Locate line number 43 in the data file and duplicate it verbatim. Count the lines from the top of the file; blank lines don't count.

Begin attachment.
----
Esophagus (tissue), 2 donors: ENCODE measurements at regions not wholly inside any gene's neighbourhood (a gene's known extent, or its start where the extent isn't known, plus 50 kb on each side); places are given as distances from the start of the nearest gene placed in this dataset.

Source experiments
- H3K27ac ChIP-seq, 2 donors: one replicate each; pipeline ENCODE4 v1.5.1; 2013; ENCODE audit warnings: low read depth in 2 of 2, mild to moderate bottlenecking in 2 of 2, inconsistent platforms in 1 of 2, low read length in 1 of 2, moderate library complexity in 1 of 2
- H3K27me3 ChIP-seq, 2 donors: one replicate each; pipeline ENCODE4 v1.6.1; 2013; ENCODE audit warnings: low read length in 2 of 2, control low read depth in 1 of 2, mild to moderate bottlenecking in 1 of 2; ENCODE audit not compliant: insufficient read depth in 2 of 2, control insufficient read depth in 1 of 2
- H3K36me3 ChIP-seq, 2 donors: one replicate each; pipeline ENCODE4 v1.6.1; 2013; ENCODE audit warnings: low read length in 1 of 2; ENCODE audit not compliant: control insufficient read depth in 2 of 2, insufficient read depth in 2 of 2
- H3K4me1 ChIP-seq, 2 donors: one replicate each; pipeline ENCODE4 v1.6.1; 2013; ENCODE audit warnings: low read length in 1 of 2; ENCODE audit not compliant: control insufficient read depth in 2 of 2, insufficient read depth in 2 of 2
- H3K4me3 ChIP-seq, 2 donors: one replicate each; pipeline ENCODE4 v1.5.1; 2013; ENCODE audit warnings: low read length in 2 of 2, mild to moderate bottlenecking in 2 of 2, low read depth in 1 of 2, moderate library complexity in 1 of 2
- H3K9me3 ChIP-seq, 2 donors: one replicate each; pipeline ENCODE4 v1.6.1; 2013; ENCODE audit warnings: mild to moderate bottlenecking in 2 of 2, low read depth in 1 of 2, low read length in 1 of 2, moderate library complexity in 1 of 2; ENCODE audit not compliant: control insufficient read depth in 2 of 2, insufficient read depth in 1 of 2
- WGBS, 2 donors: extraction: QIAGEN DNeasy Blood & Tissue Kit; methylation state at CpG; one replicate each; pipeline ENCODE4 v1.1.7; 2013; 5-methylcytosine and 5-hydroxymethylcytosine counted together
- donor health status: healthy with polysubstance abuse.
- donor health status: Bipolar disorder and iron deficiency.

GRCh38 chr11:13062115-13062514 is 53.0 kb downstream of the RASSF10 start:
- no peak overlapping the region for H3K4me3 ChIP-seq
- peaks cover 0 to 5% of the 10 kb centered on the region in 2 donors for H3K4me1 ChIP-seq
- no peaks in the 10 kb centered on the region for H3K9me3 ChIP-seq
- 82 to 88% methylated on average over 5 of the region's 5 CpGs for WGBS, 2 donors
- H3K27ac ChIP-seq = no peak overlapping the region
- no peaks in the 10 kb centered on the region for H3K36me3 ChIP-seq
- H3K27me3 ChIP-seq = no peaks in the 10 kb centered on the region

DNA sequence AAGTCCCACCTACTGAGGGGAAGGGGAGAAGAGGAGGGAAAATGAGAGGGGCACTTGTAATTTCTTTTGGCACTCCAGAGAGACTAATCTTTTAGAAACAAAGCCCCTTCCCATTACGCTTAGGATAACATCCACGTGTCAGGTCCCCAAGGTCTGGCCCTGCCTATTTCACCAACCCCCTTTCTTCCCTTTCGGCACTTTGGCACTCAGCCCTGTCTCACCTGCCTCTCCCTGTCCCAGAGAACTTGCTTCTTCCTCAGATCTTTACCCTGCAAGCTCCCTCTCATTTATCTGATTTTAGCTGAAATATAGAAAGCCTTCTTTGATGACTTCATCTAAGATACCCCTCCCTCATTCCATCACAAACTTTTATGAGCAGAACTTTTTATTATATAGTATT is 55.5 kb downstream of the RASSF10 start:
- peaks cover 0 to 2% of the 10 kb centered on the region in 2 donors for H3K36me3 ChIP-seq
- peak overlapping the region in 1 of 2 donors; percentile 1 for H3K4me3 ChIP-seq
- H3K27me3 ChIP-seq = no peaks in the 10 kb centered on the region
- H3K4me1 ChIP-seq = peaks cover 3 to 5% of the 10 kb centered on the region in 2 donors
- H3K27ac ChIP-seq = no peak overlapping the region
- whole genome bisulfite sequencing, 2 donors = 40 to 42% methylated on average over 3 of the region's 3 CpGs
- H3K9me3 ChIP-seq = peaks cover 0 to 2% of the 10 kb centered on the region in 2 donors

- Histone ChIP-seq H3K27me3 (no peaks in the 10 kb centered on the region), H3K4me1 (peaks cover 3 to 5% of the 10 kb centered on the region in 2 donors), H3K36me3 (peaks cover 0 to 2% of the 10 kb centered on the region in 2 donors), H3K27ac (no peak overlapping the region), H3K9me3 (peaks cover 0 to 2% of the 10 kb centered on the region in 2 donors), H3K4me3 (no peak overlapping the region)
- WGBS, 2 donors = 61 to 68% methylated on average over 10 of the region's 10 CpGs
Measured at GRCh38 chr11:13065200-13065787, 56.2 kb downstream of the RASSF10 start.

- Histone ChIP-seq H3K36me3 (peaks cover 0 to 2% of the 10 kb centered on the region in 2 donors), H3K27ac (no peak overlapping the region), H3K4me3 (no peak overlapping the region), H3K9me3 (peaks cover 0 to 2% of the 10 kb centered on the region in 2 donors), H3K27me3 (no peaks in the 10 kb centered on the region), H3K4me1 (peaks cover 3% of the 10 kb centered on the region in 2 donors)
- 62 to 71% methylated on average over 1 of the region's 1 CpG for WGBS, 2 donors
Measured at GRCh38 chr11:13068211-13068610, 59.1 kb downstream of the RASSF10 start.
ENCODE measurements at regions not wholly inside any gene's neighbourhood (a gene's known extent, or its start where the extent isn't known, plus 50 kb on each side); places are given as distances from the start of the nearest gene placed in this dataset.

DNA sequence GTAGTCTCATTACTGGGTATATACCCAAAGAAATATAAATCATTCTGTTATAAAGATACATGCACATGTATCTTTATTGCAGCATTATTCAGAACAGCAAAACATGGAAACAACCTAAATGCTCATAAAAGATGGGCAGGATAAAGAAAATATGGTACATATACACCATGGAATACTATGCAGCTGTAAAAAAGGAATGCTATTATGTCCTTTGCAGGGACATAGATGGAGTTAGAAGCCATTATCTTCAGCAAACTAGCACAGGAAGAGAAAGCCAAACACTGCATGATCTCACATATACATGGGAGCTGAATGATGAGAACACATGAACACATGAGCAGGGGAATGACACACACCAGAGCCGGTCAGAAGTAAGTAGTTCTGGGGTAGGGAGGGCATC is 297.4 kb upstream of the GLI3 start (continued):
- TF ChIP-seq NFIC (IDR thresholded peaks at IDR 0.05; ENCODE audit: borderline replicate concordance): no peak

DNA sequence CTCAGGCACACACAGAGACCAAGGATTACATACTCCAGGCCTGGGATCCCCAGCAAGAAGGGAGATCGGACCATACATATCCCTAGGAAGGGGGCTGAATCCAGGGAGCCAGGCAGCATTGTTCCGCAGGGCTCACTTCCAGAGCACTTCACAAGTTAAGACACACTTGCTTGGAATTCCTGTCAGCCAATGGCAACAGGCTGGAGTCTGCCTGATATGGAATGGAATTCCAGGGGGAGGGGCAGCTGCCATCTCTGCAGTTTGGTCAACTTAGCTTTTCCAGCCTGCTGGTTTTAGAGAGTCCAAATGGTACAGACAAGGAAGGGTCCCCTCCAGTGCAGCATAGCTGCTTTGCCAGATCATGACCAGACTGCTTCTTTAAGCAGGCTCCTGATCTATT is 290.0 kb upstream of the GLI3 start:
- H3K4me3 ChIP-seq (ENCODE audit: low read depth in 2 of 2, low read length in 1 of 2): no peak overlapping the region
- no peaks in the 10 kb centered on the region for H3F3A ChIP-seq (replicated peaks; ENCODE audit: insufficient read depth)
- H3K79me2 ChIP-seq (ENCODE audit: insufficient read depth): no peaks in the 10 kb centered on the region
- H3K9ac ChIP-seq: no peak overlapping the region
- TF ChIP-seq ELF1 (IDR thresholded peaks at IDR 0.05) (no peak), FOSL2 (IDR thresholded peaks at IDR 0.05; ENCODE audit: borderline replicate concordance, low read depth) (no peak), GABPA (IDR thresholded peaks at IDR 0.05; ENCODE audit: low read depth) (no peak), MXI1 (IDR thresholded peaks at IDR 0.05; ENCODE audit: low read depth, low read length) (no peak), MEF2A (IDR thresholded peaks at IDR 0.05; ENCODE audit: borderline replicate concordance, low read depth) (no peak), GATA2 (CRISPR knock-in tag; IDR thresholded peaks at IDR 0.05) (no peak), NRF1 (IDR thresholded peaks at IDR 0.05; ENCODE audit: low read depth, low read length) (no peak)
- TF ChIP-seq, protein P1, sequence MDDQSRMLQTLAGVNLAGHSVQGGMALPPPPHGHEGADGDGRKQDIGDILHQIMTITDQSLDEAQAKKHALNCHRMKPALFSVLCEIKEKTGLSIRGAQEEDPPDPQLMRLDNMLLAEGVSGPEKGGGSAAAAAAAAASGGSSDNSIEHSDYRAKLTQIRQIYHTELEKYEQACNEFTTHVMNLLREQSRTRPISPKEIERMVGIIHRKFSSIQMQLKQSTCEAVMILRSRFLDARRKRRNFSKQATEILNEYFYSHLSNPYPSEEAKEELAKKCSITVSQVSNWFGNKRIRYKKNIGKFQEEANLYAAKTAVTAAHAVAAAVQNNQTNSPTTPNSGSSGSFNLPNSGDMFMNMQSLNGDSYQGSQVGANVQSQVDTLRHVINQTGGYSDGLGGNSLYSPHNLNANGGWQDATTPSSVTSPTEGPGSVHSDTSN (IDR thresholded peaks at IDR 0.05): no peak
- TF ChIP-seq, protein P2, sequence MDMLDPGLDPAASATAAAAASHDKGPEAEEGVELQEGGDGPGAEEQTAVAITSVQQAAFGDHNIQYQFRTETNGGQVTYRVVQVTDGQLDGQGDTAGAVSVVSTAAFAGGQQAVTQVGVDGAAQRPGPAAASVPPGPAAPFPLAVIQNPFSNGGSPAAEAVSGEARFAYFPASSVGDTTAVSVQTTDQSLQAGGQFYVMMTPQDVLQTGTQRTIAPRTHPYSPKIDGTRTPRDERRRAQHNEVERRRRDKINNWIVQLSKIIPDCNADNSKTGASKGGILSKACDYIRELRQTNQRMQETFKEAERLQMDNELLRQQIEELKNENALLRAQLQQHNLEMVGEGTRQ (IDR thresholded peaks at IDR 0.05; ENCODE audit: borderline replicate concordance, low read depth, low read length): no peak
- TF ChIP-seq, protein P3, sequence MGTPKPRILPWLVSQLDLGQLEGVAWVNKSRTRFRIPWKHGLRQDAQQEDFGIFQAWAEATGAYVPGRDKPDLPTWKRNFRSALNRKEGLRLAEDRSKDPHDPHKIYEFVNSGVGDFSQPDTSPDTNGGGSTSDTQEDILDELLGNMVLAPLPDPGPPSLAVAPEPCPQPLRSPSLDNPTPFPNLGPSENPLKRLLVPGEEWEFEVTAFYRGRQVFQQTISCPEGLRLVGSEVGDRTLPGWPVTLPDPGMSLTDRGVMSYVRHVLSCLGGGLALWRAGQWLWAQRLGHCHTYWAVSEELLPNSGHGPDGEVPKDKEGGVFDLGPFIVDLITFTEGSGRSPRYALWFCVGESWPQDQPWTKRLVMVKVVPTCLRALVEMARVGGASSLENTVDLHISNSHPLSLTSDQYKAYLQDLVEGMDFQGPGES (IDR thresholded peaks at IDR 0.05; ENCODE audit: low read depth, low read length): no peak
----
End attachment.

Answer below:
- TF ChIP-seq, protein P1, sequence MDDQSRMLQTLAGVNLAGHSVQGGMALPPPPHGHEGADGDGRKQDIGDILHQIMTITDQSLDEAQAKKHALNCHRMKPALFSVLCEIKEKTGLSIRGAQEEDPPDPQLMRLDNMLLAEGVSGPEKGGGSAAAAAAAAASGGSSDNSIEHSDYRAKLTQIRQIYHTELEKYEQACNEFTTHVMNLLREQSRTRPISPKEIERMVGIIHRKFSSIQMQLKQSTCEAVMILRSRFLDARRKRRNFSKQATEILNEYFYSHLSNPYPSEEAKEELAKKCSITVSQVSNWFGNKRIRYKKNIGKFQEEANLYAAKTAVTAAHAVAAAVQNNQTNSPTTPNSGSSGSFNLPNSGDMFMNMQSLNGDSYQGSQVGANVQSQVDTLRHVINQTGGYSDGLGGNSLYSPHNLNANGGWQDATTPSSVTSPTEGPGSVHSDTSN (IDR thresholded peaks at IDR 0.05): no peak